Joshua Scurria, 14, took his place at home plate at a baseball game April 23, bat in hands, as his parents cheered in the stands.

Scurria has spinal muscular atrophy, as does his sister, Anna Rose, and moves with the help of a wheelchair.

Thanks to the Miracle League, a baseball league for children with a variety of unique needs, and its specially designed field covered with cushioned synthetic turf, the siblings can play ball without fear of injury, mom Krista Scurria said.

“We used to play out at Independence Park on the grass, and we were thankful for it, but it was tough with the chair. This is so much easier,” she said, pausing to cheer for an incoming teammate.

The games are a little like physical therapy, to some degree, Scurria said, but more fun for the kids.

“See? He’s holding the bat himself. His buddy helps a little, but he’s able to do more and more on his own,” she said. Each player is assigned a buddy to help in whatever ways the player prefers.

But it’s also good kid therapy, too.

“It helps them to be a part of something normal, to just be a part of a team,” she said.

That’s exactly what Brandi Polito had in mind when she decided to move back home and start up the Miracle League in Baton Rouge.

“I really just learned everything as I went,” she said, adding that her first call was to the facility that inspired her to begin this journey — the Miracle League in Frisco, Texas.

As soon as Polito started making calls to members of the local community, she said, people jumped right in to help. Polito and her family raised money to build the Miracle League field, then started recruiting players and volunteers.

It helped, of course, that her dad is a part owner of the Cypress Mounds Baseball Complex, where the special field was built.

“I guess it’s in our DNA,” Polito said. She spent most of her childhood summers in ballparks. She played softball, her brother played baseball, and her grandfather had even built the softball field for St. Louis King of France Church when her mother and father, Sharon and Ronnie, were still dating.

The ballpark visitors are like a second family, and Polito has a hard time imagining what life would have been like without those summer experiences, she said, and she wants to make sure every child who wants to play ball, can.

Every design element of the field is suited to the needs of players — all on-field surfaces have the cushioned coating, and sidewalks leading up to the field assure that it’s accessible to everyone, Polito said.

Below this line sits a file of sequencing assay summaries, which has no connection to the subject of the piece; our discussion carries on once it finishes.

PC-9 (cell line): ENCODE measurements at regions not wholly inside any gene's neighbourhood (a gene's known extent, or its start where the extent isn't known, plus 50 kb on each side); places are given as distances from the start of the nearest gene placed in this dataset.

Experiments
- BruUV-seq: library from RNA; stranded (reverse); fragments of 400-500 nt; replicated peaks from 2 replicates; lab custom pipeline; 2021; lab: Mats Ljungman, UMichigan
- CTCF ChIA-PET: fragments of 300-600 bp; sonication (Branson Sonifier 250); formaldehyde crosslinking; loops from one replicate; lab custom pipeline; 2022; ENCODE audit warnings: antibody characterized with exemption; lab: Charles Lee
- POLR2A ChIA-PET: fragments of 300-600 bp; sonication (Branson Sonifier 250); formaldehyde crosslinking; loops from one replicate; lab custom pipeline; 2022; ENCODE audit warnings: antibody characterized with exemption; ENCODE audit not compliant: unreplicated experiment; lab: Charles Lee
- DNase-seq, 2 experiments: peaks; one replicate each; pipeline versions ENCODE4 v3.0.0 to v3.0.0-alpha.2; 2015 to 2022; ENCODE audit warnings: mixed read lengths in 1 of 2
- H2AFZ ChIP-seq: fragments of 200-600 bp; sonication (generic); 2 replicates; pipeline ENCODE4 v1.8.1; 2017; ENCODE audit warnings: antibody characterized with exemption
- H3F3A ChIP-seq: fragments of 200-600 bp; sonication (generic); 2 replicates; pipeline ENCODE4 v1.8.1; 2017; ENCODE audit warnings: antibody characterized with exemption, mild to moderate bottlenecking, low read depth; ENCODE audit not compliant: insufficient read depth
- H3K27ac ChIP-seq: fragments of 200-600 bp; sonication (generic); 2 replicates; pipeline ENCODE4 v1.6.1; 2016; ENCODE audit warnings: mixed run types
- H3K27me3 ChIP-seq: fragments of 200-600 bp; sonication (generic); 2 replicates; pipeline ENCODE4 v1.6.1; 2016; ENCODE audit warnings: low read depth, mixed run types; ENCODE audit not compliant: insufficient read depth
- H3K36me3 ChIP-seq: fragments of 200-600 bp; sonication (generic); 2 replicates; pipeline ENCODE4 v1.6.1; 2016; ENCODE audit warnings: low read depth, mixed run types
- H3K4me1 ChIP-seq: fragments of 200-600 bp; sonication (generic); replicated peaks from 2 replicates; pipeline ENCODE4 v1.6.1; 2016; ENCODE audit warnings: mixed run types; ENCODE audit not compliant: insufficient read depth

“Even the placement of the field is chosen specifically with the kids in mind,” said Pam Matassa, who handles communications for the league.

“These kids are a part of our baseball community, and we want them to experience that, so the field is at the back of the complex. We want them to walk through and see all the other teams playing, and let the other teams see them.”

Often, when teams finish up their games, Matassa said, players will walk over to check out the field and cheer on the Miracle League players.

Membership has grown slowly but steadily since its first season — with 20 players on two teams — four years ago. Seven seasons later, they’re up to 60 players and five teams, with the capacity for many more.

“We only play on Wednesday nights, two games each week. We could add more night games if have enough for more teams, and then add weekend games,” Polito said.

“Right now, all games are noncompetitive,” Polito said. “Everyone gets an at-bat, and everyone gets to run all the bases.” When membership reaches appropriate numbers, they might add competitive teams, as well.

That’s something Scurria’s children will look forward to, she said. “I know it’s not competitive, but I promise you, these kids are keeping score,” she added, laughing.

For any children interested in playing on a Miracle League team, players are eligible as long as they are 6 or older and have special needs of any kind, either mental or physical.

There is a $30 fee to play, Matassa said, but scholarships are available.

“We won’t turn anyone away because of that,” Polito said. And though the league has more available volunteers than players, if the league takes off, they’ll need more volunteers, too.

Registration is closed for the current season, but for more information on registration for the fall season, or on volunteering for the league, call Cypress Mounds at (225) 757-5550.